The destructive cyclone I created does not get erased overnight.

I know all this intellectually.  I do.  Yet for whatever reason, I fail to remember the members of my family who were with me as I grew up simply don’t know me anymore.  I suppose I could point to the fact that we’re older now with points of focus going well beyond what used to be held under one roof.  I could also point to time and distance between a physical get-together as a reason to not really know me anymore, but that would simply be a copout on my part.  I’d be avoiding the truth.

The truth is, as we grew up we taught each other how we wanted to be treated.   My teachings included how to navigate around someone swirling through many chaotic years of addiction.  As we shifted into adulthood, not only did my addictions escalate, so did the intensity of their education.  I taught them I didn’t need them, they were always wrong and I was always right when it came to how I was managing stress and my emotions.

Fast forward to today.  I’ve been sober for over a decade and free from an eating disorder for almost four years.  During all this time I’ve continually tried to show through my actions, not just words, how my life has changed.  Yet I must remember the winds of change take time to settle within a family dynamic.  At present there are those who can’t or won’t see me any differently than the person they grew to know.  I’ll never be anything other than someone unable to manage my life and/or have a healthy perspective about it.   However I can hold hope for a day when I’ll be seen through a lens of non-judgmental clarity.

If that happens, how long might it take?  I have no idea.  It’s not for me to guess or even impose an expectation it even will. I can’t control how others perceive things.  I’m not that powerful.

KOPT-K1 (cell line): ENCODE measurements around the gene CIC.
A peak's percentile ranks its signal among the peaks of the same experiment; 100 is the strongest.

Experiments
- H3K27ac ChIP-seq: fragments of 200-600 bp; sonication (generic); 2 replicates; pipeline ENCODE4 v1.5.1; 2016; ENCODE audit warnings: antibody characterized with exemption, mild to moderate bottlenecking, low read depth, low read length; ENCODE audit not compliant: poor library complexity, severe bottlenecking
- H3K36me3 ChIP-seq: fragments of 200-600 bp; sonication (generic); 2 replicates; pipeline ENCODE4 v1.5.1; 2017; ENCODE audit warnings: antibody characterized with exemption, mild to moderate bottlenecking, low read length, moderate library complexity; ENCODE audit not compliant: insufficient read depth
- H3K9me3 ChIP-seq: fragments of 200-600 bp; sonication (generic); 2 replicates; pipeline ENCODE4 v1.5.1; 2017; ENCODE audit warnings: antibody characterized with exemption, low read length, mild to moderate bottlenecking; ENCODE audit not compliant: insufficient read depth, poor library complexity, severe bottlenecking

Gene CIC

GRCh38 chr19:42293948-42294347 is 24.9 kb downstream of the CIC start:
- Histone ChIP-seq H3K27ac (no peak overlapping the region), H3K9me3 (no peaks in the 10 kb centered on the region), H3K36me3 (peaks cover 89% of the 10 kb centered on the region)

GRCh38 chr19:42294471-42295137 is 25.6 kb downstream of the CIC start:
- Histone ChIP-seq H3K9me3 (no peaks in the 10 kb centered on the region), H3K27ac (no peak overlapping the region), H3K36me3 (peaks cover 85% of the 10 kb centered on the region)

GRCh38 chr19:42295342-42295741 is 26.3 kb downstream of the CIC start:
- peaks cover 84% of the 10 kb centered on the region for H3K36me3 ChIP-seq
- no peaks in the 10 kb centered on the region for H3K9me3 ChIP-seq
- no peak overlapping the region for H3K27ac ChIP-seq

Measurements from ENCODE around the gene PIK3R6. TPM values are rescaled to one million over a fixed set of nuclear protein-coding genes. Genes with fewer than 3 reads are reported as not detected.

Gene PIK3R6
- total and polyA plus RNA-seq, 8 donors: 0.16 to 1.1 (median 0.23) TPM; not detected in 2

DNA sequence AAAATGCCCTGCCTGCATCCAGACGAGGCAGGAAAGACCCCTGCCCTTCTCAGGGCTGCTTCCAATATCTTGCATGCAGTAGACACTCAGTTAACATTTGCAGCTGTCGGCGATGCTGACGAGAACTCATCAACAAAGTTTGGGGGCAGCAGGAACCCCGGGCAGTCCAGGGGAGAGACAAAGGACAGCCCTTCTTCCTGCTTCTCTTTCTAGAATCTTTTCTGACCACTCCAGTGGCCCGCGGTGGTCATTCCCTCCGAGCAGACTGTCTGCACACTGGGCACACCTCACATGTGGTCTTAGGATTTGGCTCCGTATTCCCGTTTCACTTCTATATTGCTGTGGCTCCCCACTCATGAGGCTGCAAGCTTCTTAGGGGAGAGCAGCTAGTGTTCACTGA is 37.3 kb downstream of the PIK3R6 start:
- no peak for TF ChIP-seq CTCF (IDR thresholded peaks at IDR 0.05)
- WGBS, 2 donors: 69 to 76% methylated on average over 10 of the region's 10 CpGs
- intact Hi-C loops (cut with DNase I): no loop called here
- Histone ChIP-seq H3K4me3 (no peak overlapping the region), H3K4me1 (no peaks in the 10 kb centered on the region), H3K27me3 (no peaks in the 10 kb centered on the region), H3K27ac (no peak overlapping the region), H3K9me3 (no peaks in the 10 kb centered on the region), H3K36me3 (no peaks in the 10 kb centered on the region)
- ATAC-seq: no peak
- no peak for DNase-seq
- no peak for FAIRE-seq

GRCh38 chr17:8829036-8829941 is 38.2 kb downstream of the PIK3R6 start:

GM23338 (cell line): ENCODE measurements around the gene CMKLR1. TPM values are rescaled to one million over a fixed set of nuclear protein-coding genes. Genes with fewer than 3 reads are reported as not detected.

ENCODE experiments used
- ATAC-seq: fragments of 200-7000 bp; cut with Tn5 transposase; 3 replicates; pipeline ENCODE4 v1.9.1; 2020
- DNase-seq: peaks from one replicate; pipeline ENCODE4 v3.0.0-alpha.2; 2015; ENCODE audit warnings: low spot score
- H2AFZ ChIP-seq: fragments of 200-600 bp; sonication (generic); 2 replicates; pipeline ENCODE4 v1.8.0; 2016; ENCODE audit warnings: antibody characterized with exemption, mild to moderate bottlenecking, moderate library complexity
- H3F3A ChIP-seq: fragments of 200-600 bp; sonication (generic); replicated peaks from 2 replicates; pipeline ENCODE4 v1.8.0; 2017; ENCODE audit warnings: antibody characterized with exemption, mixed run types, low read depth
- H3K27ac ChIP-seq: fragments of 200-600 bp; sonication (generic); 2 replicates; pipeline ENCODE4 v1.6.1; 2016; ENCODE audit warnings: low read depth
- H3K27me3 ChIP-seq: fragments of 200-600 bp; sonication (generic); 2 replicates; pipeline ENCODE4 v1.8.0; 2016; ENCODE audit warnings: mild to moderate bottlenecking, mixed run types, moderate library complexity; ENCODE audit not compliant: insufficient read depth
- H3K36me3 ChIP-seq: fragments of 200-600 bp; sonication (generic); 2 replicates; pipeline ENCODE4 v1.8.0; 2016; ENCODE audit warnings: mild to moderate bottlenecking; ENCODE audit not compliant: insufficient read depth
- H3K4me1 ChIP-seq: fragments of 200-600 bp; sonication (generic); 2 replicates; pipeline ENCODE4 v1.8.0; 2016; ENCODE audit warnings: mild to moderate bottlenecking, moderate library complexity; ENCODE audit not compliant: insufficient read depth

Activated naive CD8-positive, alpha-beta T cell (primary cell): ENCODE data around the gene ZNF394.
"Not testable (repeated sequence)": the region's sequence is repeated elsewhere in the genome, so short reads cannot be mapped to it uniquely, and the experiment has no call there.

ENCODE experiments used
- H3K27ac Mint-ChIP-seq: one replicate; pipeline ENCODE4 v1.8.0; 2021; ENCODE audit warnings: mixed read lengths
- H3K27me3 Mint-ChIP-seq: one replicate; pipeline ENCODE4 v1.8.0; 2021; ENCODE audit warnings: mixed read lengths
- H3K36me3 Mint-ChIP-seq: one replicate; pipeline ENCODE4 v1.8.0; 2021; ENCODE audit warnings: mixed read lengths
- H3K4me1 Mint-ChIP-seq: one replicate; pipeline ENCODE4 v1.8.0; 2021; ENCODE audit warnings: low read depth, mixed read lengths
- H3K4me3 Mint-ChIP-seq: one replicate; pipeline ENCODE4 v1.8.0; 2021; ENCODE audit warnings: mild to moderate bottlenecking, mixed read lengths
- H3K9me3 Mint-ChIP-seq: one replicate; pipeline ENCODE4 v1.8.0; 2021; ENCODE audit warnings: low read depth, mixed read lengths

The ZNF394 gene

In the meantime, what I can (and will) do is continue moving forward in a healthy direction, carrying with me the belief someday they’ll choose to know me as me.

Never Being Called “Mom”

I woke up this morning needing to write.  That’s what happens when writing becomes more than holiday cards, letters, texting, emailing, business reports and grocery lists.  It goes well beyond that for me.  It has become as necessary as breathing.

Within my writing my truth arises.  It is not only a way expressing myself, it allows me to be myself.

I’ve always been far better at communicating what is in my head and my heart by way of writing.  It’s almost expected there be an “Alison card” whenever a birthday or special occasion is celebrated.

Today is one of those special occasions. It’s Mothers Day.  I won’t be with either my own mom or my mother-in-law, both are out-of-town.  So for today I feel what I need to write is not about them, what I need to write about what this day means to me.

I don’t have children.  Medically speaking, I couldn’t have children.  I have thought endlessly about what a wonderful father my husband would have been.  I dream of what could have been if we were able to widen our family.  But the truth is I wonder if subconsciously I ever wanted to have children.

I can’t validate this last part other than, now with 20/20 hindsight, I’m able to connect dots and consider how my addictive lifestyle might have contributed to my infertility.  At the time, being drunk and thin was more important to me than anything else.  It’s not out of the realm of possibility I subconsciously did all I could to avoid getting pregnant because that would have required me to stop drinking and gain weight.

But, having children was what society told me I was “supposed” to want, what I was supposed to do and I’d be less of a woman without that experience.

There are medically proven reasons I was unable to get pregnant.  I’ve poured over those reports and the pages of notes I took during many doctor visits.  I know the medical facts as they were uncovered, but what I don’t know is how much alcoholism and an eating disorder contributed to the inability to get pregnant.